About the sport sector
Sport, activity and fitness is a growing industry: it is expected to increase in size by 11 per cent
by 2020. There are currently over 400,000 jobs in the UK. Sport, activity and fitness also has a
positive impact on the health of the nation. Regular sport and physical activity can reduce the risk
of many chronic conditions and illnesses, including coronary heart disease, stroke, type 2 diabetes,
cancer and obesity. The Department of Health and Social Care is encouraging inactive people to
take up activity in any form and the government has broadened Sport England’s role to cover both
sport and physical activity, including cycling, dancing and walking. There has never been a better
time to study sport, activity and fitness. Study of this sector at Key Stage 4 will complement GCSE
study through providing an opportunity for practical application alongside conceptual study. There
are also strong opportunities for post-16 progression in this vital sector.
What does the qualification cover?
The Tech Award gives learners the opportunity to develop sector-specific knowledge and skills in a
practical learning environment. The main focus is on the knowledge and understanding of skills in
health, fitness, activity and sport.
Learners will develop:
• knowledge of the body systems, common sports injuries and technological advances that
impact on sport and activity
• key skills that support their theoretical understanding of the training, nutrition and
psychological factors that influence and impact on engagement in sport and activity
• an understanding of the underpinning principles of leadership and the physical and
psychological benefits for session participants. Learners will investigate methods of
planning, delivering and reviewing sessions for a range of target groups.
The qualification builds on and uses the knowledge and skills learned in GCSEs. It has a broad focus
on building knowledge and skills, including exploring the impact of technology and psychology on
sport and activity. It will complement some aspects of the theoretical approach offered by GCSE
Biology and GCSE Food Preparation and Nutrition, by allowing learners to apply their knowledge
and skills, for example by learning how nutritional habits can impact sport and activity.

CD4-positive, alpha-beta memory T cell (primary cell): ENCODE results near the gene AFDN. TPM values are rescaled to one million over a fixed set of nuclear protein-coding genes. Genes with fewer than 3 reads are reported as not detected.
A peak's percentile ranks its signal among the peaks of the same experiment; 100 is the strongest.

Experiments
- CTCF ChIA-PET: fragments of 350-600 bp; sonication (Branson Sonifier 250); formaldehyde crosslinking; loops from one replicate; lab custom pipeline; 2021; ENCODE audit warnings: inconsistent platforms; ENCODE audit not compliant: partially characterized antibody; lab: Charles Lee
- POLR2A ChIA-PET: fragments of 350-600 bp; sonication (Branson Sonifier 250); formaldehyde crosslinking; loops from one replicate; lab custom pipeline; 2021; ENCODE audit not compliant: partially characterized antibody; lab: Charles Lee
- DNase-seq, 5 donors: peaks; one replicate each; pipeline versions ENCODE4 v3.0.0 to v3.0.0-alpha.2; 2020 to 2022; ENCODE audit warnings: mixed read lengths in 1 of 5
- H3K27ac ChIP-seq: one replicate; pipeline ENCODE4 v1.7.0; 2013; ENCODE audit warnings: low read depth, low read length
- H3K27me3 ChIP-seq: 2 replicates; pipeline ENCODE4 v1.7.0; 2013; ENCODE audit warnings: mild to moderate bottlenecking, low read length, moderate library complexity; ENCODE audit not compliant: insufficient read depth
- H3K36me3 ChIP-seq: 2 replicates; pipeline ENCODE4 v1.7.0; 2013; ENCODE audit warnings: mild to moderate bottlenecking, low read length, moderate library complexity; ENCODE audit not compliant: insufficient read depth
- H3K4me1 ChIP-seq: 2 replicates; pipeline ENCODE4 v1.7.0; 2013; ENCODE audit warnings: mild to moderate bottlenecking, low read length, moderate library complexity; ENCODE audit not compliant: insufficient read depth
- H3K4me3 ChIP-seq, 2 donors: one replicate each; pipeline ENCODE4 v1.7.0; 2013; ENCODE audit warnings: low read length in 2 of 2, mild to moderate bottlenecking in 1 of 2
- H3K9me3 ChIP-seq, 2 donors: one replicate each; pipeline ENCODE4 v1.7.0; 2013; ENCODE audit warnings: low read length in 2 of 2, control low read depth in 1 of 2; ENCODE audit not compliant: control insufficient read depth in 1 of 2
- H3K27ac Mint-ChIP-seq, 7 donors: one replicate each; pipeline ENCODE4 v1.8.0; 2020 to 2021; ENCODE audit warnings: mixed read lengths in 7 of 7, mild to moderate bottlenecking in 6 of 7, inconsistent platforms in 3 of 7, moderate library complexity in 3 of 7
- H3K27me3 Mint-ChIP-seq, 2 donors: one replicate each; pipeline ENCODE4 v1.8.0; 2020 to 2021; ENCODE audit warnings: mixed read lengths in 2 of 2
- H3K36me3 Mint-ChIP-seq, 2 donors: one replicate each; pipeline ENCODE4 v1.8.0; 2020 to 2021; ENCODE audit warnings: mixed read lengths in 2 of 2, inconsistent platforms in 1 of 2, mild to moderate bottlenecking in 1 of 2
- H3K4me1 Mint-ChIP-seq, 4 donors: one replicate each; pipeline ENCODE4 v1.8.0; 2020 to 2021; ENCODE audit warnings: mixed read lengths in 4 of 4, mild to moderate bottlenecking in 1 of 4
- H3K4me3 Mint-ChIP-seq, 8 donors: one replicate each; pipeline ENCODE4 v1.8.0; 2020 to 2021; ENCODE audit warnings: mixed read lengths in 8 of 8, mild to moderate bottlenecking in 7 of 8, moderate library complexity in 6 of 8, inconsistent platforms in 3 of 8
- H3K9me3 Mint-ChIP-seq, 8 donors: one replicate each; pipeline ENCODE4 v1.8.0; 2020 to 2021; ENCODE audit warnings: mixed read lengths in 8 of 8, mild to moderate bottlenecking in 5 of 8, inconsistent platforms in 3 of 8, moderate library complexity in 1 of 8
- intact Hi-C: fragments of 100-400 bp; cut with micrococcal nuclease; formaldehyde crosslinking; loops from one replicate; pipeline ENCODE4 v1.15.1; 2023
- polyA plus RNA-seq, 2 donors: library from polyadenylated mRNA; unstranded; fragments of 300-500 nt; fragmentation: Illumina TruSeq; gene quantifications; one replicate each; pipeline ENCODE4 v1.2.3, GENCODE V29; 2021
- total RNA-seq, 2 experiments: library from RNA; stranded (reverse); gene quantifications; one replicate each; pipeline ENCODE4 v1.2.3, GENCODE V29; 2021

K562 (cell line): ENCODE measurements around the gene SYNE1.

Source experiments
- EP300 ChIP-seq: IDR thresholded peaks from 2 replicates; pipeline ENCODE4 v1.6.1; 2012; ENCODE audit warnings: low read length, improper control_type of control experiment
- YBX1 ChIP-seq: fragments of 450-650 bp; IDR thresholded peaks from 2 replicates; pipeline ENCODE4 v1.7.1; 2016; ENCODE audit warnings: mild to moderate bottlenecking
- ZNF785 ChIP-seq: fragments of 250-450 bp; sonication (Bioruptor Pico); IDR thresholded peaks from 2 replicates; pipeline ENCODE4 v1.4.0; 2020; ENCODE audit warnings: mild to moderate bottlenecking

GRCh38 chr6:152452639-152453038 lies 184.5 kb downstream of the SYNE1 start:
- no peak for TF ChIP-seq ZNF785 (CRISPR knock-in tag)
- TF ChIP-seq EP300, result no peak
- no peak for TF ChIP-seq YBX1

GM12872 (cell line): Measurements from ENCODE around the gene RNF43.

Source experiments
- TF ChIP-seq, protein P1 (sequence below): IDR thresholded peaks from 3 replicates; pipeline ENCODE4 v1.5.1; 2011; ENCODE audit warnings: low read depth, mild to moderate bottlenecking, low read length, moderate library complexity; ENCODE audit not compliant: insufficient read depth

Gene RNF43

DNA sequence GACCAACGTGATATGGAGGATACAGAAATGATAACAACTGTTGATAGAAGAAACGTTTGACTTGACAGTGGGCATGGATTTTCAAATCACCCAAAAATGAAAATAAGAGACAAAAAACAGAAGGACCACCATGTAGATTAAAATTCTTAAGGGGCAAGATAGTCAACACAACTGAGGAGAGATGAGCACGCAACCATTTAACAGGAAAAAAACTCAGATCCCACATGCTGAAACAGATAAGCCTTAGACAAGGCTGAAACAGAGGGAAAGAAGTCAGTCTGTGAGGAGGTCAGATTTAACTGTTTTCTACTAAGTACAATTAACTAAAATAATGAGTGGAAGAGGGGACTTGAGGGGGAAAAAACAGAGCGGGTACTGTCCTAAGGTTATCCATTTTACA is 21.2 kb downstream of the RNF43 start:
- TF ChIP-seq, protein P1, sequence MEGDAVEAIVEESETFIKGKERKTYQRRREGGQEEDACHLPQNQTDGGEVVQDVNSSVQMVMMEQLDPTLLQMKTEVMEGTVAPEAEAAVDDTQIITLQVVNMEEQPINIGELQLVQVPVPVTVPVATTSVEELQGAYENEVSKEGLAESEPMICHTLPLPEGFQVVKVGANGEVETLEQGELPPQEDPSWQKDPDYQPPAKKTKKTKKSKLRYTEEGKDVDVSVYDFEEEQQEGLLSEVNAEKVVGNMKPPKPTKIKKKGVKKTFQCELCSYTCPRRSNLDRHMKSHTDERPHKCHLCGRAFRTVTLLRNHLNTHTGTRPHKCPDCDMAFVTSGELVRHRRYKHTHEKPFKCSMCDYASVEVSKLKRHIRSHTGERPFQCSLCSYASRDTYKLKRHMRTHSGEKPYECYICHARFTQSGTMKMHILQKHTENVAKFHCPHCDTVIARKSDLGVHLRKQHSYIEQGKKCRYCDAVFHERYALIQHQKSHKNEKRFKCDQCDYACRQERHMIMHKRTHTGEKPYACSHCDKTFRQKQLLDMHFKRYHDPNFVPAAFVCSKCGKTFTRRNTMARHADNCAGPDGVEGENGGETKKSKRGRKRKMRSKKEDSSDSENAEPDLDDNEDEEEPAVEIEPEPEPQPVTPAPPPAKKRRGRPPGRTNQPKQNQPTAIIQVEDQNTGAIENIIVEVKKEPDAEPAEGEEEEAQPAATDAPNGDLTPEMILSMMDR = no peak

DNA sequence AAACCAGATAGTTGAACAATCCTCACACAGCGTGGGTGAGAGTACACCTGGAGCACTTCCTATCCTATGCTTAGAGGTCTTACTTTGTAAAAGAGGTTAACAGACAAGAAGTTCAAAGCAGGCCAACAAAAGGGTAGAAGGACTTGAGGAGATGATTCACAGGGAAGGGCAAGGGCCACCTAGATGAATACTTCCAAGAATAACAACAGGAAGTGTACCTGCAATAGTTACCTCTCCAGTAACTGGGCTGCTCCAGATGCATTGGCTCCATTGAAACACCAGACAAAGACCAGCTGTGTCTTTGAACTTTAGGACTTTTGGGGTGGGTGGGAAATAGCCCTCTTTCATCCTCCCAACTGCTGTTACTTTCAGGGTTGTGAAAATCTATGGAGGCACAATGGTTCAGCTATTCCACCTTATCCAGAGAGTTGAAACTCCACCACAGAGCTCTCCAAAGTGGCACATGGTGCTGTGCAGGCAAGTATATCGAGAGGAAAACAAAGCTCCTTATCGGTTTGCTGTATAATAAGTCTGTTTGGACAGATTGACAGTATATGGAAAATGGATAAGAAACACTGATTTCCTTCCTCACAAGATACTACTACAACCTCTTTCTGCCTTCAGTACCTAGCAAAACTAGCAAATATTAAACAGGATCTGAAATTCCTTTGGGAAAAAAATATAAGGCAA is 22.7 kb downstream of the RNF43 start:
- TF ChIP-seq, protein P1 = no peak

What can the qualification lead to?
Study of the qualification as part of Key Stage 4 learning will help learners to make more informed
choices for further learning, either generally or in this sector. The choices that learners can make
post-16 will depend on their overall level of attainment and their performance in the qualification.
Learners who generally achieve at Level 2 across their Key Stage 4 learning might consider
• A Levels as preparation for entry to higher education in a range of subjects
• study of a vocational qualification at Level 3, such as a BTEC National in Sport, which
prepares learners to enter employment or an Apprenticeship, or to move to higher
education by studying a degree in the sport or sport and exercise areas.
Learners who generally achieve at Level 1 across their Key Stage 4 learning might consider
• study at Level 2 post-16 in a range of technical routes designed to lead to work, to
employment, to an Apprenticeship, or to further study at Level 3; for these learners,
the attitudes and the reflective and communication skills covered in this qualification
will help them achieve
• study of sport post-16 through the study of a Technical Certificate, for example a Pearson
BTEC Level 2 Technical Diploma for Sport and Activity Leaders. Learners who perform
strongly in this qualification compared to their overall performance should strongly
consider this progression route as, ultimately, it can lead to employment in the sport
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